Presto plans to improve its drive-thru AI by letting it make mistakes

The restaurant technology company’s latest product, Pure AI, cuts out human minders to allow the software to learn on its own.
Presto's Pure AI is outperforming the human-supported version, the CEO said. | Photo courtesy of Presto Automation

Drive-thru technology supplier Presto Automation believes it can improve its AI voicebot by letting it make some mistakes.

The company, which works with fast-food chains such as Carl’s Jr. and Checkers, said the latest iteration of its AI can take drive-thru orders on its own, without human oversight—though it can ask for help if it needs it.

The idea, said interim CEO Gee Lefevre, is to expose Presto’s AI to more interactions, which in turn will make it smarter. It can refer an order to a restaurant employee if it gets stuck, but remote monitors in the Philippines are no longer part of the process.

“We’ve changed its confidence intervals to let it go further down the road,” he said. “We’re just giving it more freedom.”

Presto's technology has been criticized for relying so heavily on humans to operate. The approach, known as human-in-the-loop, is a common AI training model and helps ensure accuracy. But it is not what most people picture when they think of artificial intelligence.

At the same time, Lefevre, who was named CEO in February, theorized that human-in-the-loop prevents the AI from reaching its full potential because agents step in too often. As of earlier this year, about 70% of Presto orders required human intervention, according to a report filed with the SEC.

“As a result, we’re artificially repressing the efficiency of the AI, but also we’re limiting its ability to learn because we’re curtailing the edge cases,” he said in an interview. Navigating those outliers makes the AI better.

Artificial intelligence has made inroads in fast-food drive-thrus as restaurants look for ways to ease their labor costs. But it has faced questions about accuracy and its ability to manage busy drive-thru lanes.  

Presto warned restaurants participating in a test of Pure AI that it would probably perform worse at first, but would improve quickly. Lefevre said Pure AI’s efficiency is now “significantly higher” than the human-in-the-loop model, though he declined to give exact numbers.

The new strategy represents a reemergence of sorts for publicly traded Presto, which has been dealing with financial turmoil. In an SEC filing in February, the company said that liquidity issues had created “substantial doubt” about its future, and it has been working to raise capital to stay afloat.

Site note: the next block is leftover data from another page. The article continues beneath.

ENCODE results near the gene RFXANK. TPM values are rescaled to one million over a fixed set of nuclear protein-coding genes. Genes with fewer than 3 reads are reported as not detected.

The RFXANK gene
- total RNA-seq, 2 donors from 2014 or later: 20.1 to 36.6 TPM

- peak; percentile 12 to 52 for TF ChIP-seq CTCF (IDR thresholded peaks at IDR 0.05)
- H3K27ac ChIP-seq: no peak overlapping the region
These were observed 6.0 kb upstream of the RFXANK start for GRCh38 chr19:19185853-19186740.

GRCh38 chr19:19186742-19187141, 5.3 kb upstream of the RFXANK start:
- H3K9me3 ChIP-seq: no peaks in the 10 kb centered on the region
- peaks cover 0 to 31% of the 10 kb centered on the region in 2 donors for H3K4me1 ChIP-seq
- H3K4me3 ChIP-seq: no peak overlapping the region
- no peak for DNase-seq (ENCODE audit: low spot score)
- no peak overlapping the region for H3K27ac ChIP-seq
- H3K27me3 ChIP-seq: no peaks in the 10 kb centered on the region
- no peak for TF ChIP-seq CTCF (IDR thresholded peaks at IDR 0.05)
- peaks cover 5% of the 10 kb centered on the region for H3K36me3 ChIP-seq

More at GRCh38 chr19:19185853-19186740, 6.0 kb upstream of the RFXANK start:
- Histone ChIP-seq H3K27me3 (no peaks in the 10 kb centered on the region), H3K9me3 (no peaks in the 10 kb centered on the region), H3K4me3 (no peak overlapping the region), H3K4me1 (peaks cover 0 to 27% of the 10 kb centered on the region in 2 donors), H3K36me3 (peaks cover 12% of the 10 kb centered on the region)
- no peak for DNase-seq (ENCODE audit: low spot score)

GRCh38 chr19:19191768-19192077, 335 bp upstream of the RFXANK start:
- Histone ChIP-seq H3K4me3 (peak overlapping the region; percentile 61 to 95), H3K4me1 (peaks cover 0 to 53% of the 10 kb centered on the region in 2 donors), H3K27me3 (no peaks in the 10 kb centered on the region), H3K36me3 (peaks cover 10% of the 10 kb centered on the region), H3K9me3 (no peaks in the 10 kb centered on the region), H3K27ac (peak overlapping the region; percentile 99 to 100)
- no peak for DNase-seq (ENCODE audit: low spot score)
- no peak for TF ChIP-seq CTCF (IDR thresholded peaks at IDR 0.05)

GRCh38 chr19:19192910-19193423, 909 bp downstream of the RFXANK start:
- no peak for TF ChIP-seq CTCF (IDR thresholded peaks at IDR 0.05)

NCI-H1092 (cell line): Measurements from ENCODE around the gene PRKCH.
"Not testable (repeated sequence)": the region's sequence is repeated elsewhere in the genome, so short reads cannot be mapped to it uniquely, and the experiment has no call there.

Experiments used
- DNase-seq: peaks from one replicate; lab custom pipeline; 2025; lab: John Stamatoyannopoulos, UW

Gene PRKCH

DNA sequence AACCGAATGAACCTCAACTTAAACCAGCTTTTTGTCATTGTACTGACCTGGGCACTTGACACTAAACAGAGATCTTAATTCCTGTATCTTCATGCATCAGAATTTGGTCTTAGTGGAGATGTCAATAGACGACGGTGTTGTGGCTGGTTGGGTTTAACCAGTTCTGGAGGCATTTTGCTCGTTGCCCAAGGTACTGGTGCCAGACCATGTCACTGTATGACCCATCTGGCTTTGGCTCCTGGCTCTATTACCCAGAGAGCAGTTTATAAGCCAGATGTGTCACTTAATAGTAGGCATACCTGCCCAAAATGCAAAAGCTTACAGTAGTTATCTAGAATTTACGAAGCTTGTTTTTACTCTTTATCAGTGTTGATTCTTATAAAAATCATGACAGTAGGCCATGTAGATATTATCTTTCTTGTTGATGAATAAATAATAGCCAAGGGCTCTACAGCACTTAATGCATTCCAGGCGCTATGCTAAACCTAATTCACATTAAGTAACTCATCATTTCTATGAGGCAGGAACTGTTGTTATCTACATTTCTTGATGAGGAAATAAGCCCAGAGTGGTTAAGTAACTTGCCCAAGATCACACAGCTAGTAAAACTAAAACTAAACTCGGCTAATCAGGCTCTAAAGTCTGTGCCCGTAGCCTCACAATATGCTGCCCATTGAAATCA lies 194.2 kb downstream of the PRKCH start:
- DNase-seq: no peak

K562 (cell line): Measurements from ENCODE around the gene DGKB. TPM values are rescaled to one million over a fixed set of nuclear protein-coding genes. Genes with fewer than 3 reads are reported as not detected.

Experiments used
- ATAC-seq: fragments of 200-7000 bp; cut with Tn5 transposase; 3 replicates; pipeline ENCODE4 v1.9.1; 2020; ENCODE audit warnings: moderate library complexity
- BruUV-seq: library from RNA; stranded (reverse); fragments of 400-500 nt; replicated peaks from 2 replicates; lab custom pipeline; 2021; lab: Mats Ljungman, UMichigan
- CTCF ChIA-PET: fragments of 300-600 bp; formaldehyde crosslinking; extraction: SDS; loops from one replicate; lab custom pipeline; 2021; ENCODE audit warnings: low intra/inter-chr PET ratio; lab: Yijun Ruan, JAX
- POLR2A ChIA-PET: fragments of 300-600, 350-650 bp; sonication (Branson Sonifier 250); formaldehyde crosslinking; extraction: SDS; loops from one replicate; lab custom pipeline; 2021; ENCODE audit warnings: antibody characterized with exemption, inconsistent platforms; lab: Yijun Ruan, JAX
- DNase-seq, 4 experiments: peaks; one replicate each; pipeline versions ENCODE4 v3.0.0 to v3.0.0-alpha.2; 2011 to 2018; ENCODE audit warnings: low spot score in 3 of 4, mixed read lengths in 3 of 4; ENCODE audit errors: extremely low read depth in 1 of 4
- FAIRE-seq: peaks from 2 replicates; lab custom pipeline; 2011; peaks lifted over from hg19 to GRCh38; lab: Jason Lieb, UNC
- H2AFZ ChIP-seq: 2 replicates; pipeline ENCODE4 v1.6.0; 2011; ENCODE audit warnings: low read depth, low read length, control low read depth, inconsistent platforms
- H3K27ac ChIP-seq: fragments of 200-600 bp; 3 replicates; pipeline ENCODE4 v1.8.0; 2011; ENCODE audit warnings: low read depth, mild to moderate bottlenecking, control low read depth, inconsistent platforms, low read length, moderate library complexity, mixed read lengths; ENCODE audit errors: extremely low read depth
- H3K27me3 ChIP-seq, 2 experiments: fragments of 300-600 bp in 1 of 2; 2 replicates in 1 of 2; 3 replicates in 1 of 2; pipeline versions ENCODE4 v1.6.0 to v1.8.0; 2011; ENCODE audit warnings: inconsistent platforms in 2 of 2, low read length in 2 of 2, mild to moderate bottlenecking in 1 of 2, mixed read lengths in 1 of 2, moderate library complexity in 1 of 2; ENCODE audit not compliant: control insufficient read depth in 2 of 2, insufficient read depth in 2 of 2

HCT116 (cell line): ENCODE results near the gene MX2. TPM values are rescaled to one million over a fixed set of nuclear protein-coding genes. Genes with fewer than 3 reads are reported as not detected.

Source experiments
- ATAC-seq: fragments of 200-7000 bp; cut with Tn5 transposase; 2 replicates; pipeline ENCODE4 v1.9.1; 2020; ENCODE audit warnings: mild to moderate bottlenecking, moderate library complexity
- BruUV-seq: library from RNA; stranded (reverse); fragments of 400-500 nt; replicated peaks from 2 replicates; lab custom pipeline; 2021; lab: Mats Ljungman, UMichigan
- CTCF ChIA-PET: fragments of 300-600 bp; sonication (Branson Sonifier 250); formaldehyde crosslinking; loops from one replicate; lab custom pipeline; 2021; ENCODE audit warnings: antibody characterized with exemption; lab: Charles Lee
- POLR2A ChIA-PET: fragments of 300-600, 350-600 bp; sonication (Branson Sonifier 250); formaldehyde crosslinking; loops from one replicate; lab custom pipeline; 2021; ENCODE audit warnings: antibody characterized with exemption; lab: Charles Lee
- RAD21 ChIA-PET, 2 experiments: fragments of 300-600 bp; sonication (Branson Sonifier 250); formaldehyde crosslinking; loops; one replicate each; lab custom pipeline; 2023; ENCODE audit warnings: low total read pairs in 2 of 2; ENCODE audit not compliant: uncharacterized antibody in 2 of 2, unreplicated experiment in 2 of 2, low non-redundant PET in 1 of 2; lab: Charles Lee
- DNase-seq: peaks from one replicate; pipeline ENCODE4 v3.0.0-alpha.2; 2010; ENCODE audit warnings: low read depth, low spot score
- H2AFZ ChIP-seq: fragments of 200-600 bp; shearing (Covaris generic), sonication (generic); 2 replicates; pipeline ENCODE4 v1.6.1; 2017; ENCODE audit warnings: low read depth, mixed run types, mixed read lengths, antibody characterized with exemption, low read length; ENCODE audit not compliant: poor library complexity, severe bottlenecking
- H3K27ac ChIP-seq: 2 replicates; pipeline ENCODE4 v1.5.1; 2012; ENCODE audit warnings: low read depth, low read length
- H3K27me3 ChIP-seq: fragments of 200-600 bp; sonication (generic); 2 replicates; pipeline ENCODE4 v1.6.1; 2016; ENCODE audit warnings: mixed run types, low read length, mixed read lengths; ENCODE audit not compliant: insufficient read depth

Lefevre was hired in part to help right the ship financially, and he said the company has made “material progress.” But he also wanted to shift the spotlight back to Presto’s technology. “We had too much talk about financing and not enough talk about what it is we did,” he said.

Pure AI is part of that effort. The technology both reflects the progress Presto has made and pushes the envelope on what it can do in the future, Lefevre said. “In the long term, Pure AI is looking forward and going, ‘That’s what it probably will be,’” he said.

He also saw a need to educate the market about what AI is capable of today. The technology is a spectrum, he said, with varying levels of human involvement. He wants to position Presto somewhere in the middle, between human-supported AI, which is accurate but costly, and full autonomy, which tends to be less accurate.

“A huge part of what I’ve been trying to do with the sales team is … to set real expectations of what this can and can’t do,” he said.

Lefevre said Presto has seen a lot of interest in Pure AI from existing and new customers. And he hinted that there would be more news soon.

“This company is not gonna sort of shout about it and underdeliver,” he said. “You are about to see a change in pace … because we’ve gone away and done the work.” 

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